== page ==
Quality Improvement Initiatives to Strengthen Viral Suppression Among Adolescents Living with HIV in Institute of Human Virology (IHVN) Supported Facilities in Abuja Nigeria

Author: 
Peer reviewed: 
No, item is not peer reviewed.
Scholarly level: 
Graduate student (Masters)
Date created: 
2019-04-01
Keywords: 
Human immune deficiency virus (HIV)
Adolescents Living with HIV (ALHIV)
Anti retro-viral therapy (ART)
Viral suppression
Nig
Abstract: 

Adolescents living with HIV (ALHIV) in high ALHIV-burden, resource-limited settings like Nigeria have significantly inferior outcomes from antiretroviral therapy (ART). This study reports on analysis, innovations, processes and outcomes of several continuous quality improvement (CQI) initiatives by the Institute of Human Virology Nigerian (IHVN) to identify gaps in achieving adolescent viral suppression among Nigerian ALHIVs - including suboptimal or complete lack of HIV status disclosure, higher rates of loss to follow up, poor ART adherence and increased need for psychosocial support. These CQI initiatives referred to as “small tests of change” to improve poor performing areas help to bridge identified gaps and follow four major steps per CQI requirements including – problem statement; root cause analysis; developing solutions and making an aims statement; and implementation of improvement changes which involves a plan-do-study-act (PDSA) cycle. The PDSA cycle represents a series of tests that forms the basis of a monitoring cycle to track innovations, outcomes and document change. It involves developing a strategy to test the change (Plan), executing the test (Do), observing and learning from the consequences (Study), and determining what modifications should be made to the test (Act). Strengthening adolescent viral suppression within IHVN supported sites in Abuja Nigeria ensures that ALHIVs are not left behind in the UNAIDS 90-90-90 targets.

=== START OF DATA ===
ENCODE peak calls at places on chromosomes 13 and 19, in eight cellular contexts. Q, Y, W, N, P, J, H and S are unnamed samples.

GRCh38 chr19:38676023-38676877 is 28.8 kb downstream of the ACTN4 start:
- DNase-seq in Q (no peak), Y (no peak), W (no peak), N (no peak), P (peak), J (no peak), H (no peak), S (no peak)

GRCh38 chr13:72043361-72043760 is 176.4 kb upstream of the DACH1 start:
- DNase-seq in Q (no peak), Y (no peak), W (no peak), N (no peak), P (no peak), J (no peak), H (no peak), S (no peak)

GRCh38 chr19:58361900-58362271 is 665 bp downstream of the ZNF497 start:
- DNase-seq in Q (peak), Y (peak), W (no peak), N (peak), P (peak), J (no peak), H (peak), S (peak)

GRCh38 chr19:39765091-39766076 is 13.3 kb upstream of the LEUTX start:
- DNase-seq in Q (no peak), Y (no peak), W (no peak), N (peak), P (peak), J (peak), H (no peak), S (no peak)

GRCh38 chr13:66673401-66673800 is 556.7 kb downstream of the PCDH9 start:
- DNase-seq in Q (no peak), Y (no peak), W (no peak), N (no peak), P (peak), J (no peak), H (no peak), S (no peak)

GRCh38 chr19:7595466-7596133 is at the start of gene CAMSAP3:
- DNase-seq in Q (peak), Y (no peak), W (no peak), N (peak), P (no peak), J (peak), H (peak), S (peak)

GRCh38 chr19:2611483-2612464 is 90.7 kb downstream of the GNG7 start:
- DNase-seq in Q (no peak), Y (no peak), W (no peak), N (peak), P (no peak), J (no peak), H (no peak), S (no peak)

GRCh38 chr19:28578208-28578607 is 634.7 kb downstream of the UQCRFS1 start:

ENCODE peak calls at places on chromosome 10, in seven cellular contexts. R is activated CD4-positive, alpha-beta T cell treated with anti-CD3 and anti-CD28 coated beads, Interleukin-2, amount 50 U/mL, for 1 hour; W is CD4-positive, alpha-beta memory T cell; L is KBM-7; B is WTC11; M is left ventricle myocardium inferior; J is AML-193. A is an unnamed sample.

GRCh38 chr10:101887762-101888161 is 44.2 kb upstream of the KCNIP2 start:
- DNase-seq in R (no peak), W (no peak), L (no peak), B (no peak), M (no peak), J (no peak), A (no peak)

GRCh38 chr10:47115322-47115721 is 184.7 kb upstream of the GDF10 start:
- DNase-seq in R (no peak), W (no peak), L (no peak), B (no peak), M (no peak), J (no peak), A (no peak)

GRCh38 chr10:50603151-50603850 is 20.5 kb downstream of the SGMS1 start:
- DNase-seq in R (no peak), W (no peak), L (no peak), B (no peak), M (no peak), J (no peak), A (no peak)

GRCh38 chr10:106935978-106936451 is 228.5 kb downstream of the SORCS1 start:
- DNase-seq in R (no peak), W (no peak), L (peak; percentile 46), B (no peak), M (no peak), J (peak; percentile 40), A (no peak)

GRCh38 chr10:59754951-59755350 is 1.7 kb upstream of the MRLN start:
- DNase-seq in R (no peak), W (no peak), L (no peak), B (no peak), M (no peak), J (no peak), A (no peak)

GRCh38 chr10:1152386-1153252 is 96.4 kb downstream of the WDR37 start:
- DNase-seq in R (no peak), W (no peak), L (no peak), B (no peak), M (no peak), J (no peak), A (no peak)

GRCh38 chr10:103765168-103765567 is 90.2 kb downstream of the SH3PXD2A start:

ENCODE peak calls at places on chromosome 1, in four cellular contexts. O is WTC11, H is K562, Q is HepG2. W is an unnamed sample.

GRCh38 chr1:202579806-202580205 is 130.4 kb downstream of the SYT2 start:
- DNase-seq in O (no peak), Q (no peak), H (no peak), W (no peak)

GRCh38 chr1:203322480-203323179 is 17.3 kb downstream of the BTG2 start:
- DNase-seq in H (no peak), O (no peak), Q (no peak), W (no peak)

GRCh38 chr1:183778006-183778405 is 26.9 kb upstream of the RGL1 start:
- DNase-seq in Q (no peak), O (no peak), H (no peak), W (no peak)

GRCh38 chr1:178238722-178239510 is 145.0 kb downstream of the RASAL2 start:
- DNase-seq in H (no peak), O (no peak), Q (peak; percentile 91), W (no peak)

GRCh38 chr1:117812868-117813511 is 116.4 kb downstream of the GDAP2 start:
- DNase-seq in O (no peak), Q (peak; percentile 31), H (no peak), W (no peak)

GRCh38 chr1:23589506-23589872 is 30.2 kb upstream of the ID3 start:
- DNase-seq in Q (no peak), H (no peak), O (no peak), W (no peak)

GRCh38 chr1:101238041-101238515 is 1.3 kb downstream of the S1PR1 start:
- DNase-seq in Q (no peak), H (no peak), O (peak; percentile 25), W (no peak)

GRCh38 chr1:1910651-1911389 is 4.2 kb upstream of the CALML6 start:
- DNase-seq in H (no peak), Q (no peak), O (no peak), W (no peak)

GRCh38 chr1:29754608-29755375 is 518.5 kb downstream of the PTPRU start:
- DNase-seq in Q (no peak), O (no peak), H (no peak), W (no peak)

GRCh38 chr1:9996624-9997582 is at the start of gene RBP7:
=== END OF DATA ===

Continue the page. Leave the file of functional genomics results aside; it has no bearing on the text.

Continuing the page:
Language: 
English
Document type: 
Graduating extended essay / Research project
Rights: 
Rights remain with the author.
File(s): 
Senior supervisor: 
Malcolm Steinberg
Department: 
Faculty of Health Sciences - Simon Fraser University
Thesis type: 
Project (M.P.H.)
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